In the end, many analysts believe, as do I, that it will not be a ‘one-horse’ race as companies will choose the best-of-breed services and use a multi-cloud strategy that suits their own requirements and use cases.
This is why Jassy spent a lot of time on stage at re:Invent 2017 touting this one message, best summarised by Alan Waite, a Gartner analyst I spoke to.
“It’s a defensive move to act against competition whilst attacking at the same time to take more market share,” he argued. “This is why AWS has to get into AI and machine learning and continue innovating and pushing the envelope with its huge array of services.
“Essentially what AWS is saying is: ‘We have what the competition has so you have fewer reasons to choose others.’ The more value they add, the more services they lock their customers in with.
“So, if you’re Google, and if everyone else is on AWS, Google has to provide a more unique tool you can use as an alternative to AWS. This is how innovation will be pushed,” Waite concluded.
No favourite five list of mine would be complete without a telco story. And this is the mother of all in the three years I’ve been writing about the redelineation of wireless spectrum.
For background, check out this story here. A year after this redelineation plan began, this story investigates where we are at. Key to this plan was the move to reallocate a huge chunk of second generation (2G) wireless spectrum.
In industry parlance, spectrum refarming is the vacating of dated wireless technology occupying a particular frequency band so that a new wireless technology can use that frequency band to improve telco services to consumers.
Credit to all the major operators in Malaysia, this project went well, and subscribers have generally benefited from the reallocation plan. 4G services have been rolled out quickly and much of the country is well-covered.
Still there were challenges. An industry insider I spoke with noted that the reduction of all operators’ 2G spectra to 2 X 5MHz will limit their ability to serve their respective subscribers with anything but basic voice communication.
“There’ll be virtually no data capabilities while on 2G and voice will be rudimentary at best. The voice quality at certain low coverage areas would also be choppy and not smooth,” said the insider.
Another dimension to this story is that whilst all operators would want to get their respective subscribers to upgrade to 3G and 4G, not all can, as there is a significant number of 2G users left in the country.
There are several important factors that must happen to make migration of 2G to 4G work. This includes matching the LTE/ 4G coverage with the 2G network to ensure people would not switch back to 2G; boosting the capacity of 3G/ 4G networks to avoid network overload which can lead to quality issues; ensuring the availability of low cost smart devices that match the pricing of basic feature phones to simulate migration at the bottom of the pyramid.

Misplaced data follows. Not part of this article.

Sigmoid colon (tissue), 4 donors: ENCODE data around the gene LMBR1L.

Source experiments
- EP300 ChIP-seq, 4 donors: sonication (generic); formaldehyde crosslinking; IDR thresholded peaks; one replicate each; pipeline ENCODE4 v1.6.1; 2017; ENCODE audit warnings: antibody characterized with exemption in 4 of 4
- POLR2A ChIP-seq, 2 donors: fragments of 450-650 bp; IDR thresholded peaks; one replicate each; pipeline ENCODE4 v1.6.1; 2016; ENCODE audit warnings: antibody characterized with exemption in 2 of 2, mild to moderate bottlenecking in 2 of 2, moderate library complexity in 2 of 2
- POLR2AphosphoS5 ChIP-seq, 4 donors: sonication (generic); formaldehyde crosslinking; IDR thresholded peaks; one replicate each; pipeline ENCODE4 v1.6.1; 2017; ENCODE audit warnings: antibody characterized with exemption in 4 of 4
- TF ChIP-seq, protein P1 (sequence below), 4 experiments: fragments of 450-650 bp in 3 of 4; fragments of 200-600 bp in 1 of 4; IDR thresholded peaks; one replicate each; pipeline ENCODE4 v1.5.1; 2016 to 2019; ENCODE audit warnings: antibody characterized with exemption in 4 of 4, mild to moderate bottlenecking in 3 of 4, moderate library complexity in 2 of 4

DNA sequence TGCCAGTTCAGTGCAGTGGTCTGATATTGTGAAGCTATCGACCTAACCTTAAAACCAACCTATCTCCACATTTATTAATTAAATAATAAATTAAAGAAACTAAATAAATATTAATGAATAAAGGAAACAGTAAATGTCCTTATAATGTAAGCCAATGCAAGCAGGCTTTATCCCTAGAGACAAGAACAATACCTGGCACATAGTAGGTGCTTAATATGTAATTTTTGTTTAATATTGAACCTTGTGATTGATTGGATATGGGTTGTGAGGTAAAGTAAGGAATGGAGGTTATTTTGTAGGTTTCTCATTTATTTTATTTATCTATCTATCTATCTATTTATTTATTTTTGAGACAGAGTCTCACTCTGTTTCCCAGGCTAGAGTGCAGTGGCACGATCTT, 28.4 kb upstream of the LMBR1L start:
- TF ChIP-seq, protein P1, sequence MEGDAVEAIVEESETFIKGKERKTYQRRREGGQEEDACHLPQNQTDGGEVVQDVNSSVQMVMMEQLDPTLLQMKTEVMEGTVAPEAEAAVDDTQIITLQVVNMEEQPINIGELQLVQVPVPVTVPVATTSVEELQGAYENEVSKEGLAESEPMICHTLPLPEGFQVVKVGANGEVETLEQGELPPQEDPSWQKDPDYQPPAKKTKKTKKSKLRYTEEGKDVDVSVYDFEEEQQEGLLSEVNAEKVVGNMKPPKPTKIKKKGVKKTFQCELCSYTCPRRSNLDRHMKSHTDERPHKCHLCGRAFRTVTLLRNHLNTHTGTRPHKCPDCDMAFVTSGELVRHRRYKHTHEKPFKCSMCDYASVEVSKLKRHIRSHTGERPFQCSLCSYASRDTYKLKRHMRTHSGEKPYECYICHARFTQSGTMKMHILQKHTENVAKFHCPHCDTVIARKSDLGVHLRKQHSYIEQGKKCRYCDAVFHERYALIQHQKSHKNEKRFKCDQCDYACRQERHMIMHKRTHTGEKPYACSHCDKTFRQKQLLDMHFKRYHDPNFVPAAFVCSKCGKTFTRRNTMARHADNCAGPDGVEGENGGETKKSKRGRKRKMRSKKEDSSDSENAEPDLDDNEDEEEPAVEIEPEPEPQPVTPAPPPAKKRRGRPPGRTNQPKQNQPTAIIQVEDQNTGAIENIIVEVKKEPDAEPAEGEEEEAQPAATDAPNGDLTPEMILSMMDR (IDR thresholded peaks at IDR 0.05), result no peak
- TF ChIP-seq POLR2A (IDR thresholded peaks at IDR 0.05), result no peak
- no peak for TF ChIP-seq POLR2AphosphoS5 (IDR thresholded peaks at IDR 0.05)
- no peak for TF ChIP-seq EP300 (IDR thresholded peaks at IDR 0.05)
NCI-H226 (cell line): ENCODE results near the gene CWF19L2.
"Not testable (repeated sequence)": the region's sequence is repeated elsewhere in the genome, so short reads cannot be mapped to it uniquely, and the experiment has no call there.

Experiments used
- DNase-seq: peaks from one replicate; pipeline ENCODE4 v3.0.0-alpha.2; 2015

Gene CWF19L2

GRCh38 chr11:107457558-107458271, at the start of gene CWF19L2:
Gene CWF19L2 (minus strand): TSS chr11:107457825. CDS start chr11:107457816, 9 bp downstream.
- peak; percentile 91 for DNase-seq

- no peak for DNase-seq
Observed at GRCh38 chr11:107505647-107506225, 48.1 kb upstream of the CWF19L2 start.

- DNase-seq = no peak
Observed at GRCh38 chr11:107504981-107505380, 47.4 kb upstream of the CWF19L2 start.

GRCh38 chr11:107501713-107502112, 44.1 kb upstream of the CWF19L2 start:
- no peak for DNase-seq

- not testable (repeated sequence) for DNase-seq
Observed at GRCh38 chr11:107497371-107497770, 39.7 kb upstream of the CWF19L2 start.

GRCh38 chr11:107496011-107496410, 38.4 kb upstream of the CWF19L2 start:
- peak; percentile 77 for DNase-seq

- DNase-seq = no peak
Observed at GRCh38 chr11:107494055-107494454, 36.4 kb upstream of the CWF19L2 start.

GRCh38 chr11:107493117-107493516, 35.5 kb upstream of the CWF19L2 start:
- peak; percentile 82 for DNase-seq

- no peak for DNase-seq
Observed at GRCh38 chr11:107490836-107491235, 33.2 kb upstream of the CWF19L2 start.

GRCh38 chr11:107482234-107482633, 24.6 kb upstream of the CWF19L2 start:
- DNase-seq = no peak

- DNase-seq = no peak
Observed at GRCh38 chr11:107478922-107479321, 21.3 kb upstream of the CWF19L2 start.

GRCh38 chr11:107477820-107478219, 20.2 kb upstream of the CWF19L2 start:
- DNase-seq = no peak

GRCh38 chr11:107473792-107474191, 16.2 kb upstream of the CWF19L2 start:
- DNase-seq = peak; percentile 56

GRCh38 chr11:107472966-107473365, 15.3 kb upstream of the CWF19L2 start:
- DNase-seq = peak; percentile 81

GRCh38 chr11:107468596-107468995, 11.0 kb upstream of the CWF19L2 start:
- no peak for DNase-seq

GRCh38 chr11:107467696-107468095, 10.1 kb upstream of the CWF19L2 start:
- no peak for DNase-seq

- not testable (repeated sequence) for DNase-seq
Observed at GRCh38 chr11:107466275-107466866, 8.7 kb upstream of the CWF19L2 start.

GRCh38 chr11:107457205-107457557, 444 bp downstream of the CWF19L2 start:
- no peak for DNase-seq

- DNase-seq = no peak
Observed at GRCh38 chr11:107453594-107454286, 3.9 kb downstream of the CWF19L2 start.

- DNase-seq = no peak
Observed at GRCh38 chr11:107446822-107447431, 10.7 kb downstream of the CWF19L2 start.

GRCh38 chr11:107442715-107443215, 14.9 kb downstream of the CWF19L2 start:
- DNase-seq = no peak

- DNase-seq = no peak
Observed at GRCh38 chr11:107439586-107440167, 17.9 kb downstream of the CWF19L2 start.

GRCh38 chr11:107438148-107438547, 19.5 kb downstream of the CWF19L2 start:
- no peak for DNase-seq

But even if these factors were addressed merely switching off 2G wouldn’t work as there are an estimated 25% to 30% of subscribers still purely on 2G.
One industry insider best said it, “There are political and economic considerations at play,” the executive argued. “Shutting down 2G means that invariably, the lower income group – many of whom live in outlying areas of Malaysia – will be impacted. They would need to upgrade their mobiles to get 3G and LTE services, and many of them can’t afford to do so.
“In Malaysia, the big impact to this class of people isn’t realistic and given the impending Malaysian General Election around the corner, you can’t just kill off 2G service for the conceivable future.”
My last favourite story comes courtesy of my interview with Stephen Brobst, chief technology officer (CTO) of analytics and data software company Teradata Corp. If you’ve met Brobst, you’ll know that he isn’t your typical run-of-the-mill, straight-laced, tie- and jacket-wearing executive.
In my candid interview with him at last year, Brobst unabashedly said that while banks always have customers’ data, they have historically not used it well.
Brobst argued that in the new digital economy, all companies are either already data companies, will become data companies, or will cease to be relevant.
He made a case for how companies such as Philips NV now produce electric toothbrushes that collect information about consumer habits while brushing their teeth so that they can not only create a great product but also provide value to customers with the data it has.
With such technology, Philips has gone beyond being just a hardware maker as it now understands its customers and can build lasting relationships with them to ensure loyalty, something that banks aren’t doing well as they are not doing real-time processing, he argued.
“Take for example an outbound phone call. The incremental cost of a phone call to a particular customer that might buy a product is relatively low. A customer might buy it or he might not but the expected value is very large [as far as the bank is concerned]. So therefore, banks continue using this method.
“The problem is that banks aren’t listening to what customers really want. Their financial model is broken because this old model does not account for the negative sentiments of the call or email, and if banks call or email too often, customers will block you or add you to their spam list.
“So, when a bank has something really useful to say, the customer won’t listen. Banks have not accounted for this cost – the cost of potentially losing the right to talk to you. Banks will have to look at the lost opportunity cost and also the possibility that the customer will churn [leave the bank for another].”
How true this is. And inasmuch as every organisation is trumpeting the digital transformation song they seek to be engaged in, the actual digitisation efforts aren’t as close to reality as we would like to believe.
So how do you fix this?
Brobst suggested, “You have to find a champion within the bank who is willing to break away from how business is done and challenge the existing models. And if a bank is successful in doing that and is able come up with a very different customer experience, don’t do it all at once. It may need to test a market to try its new ideas as Malaysia is a risk-averse market.
“Banks will need to try something on a small scale such as small pilots that show value. Only after that, can they quickly ramp up.”